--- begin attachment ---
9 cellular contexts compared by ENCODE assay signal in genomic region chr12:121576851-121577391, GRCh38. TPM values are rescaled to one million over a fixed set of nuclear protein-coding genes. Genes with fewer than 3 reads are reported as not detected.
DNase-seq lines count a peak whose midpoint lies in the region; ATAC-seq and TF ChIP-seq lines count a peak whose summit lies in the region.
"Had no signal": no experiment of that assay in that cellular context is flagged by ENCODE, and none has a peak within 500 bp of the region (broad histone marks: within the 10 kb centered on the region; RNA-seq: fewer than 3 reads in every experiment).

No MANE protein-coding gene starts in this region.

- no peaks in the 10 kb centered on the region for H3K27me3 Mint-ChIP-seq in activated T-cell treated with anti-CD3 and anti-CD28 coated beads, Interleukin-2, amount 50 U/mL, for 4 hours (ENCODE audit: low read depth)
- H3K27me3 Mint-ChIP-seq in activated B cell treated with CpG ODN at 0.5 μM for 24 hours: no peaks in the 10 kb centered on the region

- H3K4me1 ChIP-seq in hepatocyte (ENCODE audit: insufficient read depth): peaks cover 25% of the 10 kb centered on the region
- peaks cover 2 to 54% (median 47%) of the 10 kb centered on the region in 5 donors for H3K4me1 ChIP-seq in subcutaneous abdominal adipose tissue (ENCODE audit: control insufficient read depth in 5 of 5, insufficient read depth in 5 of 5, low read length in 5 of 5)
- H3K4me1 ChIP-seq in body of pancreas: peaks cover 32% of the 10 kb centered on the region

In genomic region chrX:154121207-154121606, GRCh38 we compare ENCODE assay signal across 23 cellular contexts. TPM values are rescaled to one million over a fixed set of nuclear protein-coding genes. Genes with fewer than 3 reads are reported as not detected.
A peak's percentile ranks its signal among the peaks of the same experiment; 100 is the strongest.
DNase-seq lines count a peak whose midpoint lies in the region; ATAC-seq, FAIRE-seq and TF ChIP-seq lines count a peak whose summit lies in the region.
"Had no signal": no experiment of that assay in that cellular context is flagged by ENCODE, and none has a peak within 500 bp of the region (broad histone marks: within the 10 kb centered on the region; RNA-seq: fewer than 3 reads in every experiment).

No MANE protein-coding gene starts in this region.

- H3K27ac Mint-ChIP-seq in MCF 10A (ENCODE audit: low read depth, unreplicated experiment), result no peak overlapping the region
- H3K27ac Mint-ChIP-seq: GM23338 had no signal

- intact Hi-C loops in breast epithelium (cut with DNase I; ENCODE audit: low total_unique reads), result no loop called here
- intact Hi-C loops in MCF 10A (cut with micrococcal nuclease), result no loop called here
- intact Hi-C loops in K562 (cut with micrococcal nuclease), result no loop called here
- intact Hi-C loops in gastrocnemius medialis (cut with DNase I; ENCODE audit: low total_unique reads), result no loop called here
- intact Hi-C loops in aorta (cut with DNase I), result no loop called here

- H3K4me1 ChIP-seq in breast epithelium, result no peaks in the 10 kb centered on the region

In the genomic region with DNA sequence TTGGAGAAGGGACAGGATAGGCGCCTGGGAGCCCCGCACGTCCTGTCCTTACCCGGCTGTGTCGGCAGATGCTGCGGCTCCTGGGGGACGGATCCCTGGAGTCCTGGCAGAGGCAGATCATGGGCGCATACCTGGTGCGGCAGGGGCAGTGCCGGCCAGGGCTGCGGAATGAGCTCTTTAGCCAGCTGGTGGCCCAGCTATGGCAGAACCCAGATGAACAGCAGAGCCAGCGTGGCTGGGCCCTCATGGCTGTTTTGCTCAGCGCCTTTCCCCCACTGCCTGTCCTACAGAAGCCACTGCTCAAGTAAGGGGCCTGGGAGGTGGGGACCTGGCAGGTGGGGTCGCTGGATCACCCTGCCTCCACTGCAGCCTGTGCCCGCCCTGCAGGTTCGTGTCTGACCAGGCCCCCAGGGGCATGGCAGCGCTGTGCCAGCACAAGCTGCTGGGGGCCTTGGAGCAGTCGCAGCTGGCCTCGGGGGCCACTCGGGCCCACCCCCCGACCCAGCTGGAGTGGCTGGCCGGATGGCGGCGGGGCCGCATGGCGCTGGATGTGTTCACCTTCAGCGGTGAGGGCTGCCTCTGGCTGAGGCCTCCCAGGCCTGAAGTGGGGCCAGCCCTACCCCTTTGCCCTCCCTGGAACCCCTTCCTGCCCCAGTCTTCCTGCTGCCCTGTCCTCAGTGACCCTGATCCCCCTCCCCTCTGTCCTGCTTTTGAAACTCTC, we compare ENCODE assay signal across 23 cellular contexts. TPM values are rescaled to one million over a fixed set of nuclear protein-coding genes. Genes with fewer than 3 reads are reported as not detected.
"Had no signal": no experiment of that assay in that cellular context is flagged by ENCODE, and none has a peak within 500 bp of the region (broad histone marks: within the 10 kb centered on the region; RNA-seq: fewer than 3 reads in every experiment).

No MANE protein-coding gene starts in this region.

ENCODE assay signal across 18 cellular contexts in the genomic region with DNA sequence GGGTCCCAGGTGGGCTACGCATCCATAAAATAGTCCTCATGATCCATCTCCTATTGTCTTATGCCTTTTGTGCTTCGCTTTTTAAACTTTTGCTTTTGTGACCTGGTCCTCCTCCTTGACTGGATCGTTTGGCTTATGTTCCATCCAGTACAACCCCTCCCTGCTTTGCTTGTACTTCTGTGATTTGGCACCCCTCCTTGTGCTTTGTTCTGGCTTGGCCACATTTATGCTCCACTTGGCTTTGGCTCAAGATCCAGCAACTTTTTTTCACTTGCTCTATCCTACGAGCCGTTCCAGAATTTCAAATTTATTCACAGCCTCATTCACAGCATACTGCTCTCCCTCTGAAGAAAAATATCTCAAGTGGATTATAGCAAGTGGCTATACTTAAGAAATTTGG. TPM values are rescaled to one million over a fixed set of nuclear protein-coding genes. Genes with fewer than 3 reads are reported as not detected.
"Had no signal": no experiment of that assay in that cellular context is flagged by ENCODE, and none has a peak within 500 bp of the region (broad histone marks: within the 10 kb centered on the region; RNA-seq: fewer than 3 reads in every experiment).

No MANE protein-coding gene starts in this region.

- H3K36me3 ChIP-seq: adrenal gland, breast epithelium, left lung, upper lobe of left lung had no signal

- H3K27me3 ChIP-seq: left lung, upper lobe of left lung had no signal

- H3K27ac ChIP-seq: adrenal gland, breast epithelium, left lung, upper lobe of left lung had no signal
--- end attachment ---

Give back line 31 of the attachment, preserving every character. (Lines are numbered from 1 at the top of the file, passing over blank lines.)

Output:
- H3K27ac ChIP-seq: adrenal gland, breast epithelium, left lung, upper lobe of left lung had no signal